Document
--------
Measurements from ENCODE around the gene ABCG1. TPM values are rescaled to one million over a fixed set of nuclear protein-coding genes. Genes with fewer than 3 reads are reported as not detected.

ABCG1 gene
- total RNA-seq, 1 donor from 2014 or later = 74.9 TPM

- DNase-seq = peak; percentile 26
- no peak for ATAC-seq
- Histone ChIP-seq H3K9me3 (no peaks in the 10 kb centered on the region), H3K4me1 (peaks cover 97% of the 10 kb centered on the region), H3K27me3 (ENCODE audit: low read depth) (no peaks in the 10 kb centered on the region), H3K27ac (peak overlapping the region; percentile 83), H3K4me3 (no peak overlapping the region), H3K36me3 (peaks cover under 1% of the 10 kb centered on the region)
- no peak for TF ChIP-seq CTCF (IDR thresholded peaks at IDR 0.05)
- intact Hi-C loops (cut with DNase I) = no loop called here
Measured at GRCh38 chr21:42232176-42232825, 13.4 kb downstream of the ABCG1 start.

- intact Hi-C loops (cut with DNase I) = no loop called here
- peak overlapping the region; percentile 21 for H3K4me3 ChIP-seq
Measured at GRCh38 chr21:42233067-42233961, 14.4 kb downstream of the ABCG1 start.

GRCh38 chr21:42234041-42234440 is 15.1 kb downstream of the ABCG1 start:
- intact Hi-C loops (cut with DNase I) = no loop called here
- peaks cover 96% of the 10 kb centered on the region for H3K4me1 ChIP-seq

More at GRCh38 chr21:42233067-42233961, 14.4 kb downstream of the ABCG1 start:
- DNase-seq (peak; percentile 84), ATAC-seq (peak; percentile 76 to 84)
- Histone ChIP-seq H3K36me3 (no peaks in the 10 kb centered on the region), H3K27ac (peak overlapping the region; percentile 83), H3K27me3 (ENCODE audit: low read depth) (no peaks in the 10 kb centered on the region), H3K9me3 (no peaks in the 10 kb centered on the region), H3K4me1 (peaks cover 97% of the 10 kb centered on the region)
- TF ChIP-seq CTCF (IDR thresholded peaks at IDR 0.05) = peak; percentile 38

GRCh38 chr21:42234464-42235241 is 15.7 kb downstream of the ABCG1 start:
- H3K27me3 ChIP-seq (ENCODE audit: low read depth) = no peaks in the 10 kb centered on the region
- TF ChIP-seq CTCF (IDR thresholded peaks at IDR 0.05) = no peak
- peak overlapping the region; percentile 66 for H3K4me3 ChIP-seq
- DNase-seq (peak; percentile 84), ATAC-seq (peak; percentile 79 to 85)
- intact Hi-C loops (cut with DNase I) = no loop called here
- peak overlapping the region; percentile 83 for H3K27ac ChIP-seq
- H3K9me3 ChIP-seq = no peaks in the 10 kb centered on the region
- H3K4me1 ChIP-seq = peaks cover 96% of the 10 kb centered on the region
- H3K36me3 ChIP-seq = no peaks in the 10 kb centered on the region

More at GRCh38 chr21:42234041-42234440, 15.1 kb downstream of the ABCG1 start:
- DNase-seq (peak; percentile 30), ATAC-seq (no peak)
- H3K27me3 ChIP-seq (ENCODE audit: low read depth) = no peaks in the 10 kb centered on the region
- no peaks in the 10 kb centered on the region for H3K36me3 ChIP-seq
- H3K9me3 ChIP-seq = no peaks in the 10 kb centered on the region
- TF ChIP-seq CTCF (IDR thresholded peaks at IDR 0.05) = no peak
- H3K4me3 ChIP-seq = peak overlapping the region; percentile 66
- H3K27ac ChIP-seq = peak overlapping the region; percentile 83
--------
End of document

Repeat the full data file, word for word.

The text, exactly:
Measurements from ENCODE around the gene ABCG1. TPM values are rescaled to one million over a fixed set of nuclear protein-coding genes. Genes with fewer than 3 reads are reported as not detected.

ABCG1 gene
- total RNA-seq, 1 donor from 2014 or later = 74.9 TPM

- DNase-seq = peak; percentile 26
- no peak for ATAC-seq
- Histone ChIP-seq H3K9me3 (no peaks in the 10 kb centered on the region), H3K4me1 (peaks cover 97% of the 10 kb centered on the region), H3K27me3 (ENCODE audit: low read depth) (no peaks in the 10 kb centered on the region), H3K27ac (peak overlapping the region; percentile 83), H3K4me3 (no peak overlapping the region), H3K36me3 (peaks cover under 1% of the 10 kb centered on the region)
- no peak for TF ChIP-seq CTCF (IDR thresholded peaks at IDR 0.05)
- intact Hi-C loops (cut with DNase I) = no loop called here
Measured at GRCh38 chr21:42232176-42232825, 13.4 kb downstream of the ABCG1 start.

- intact Hi-C loops (cut with DNase I) = no loop called here
- peak overlapping the region; percentile 21 for H3K4me3 ChIP-seq
Measured at GRCh38 chr21:42233067-42233961, 14.4 kb downstream of the ABCG1 start.

GRCh38 chr21:42234041-42234440 is 15.1 kb downstream of the ABCG1 start:
- intact Hi-C loops (cut with DNase I) = no loop called here
- peaks cover 96% of the 10 kb centered on the region for H3K4me1 ChIP-seq

More at GRCh38 chr21:42233067-42233961, 14.4 kb downstream of the ABCG1 start:
- DNase-seq (peak; percentile 84), ATAC-seq (peak; percentile 76 to 84)
- Histone ChIP-seq H3K36me3 (no peaks in the 10 kb centered on the region), H3K27ac (peak overlapping the region; percentile 83), H3K27me3 (ENCODE audit: low read depth) (no peaks in the 10 kb centered on the region), H3K9me3 (no peaks in the 10 kb centered on the region), H3K4me1 (peaks cover 97% of the 10 kb centered on the region)
- TF ChIP-seq CTCF (IDR thresholded peaks at IDR 0.05) = peak; percentile 38

GRCh38 chr21:42234464-42235241 is 15.7 kb downstream of the ABCG1 start:
- H3K27me3 ChIP-seq (ENCODE audit: low read depth) = no peaks in the 10 kb centered on the region
- TF ChIP-seq CTCF (IDR thresholded peaks at IDR 0.05) = no peak
- peak overlapping the region; percentile 66 for H3K4me3 ChIP-seq
- DNase-seq (peak; percentile 84), ATAC-seq (peak; percentile 79 to 85)
- intact Hi-C loops (cut with DNase I) = no loop called here
- peak overlapping the region; percentile 83 for H3K27ac ChIP-seq
- H3K9me3 ChIP-seq = no peaks in the 10 kb centered on the region
- H3K4me1 ChIP-seq = peaks cover 96% of the 10 kb centered on the region
- H3K36me3 ChIP-seq = no peaks in the 10 kb centered on the region

More at GRCh38 chr21:42234041-42234440, 15.1 kb downstream of the ABCG1 start:
- DNase-seq (peak; percentile 30), ATAC-seq (no peak)
- H3K27me3 ChIP-seq (ENCODE audit: low read depth) = no peaks in the 10 kb centered on the region
- no peaks in the 10 kb centered on the region for H3K36me3 ChIP-seq
- H3K9me3 ChIP-seq = no peaks in the 10 kb centered on the region
- TF ChIP-seq CTCF (IDR thresholded peaks at IDR 0.05) = no peak
- H3K4me3 ChIP-seq = peak overlapping the region; percentile 66
- H3K27ac ChIP-seq = peak overlapping the region; percentile 83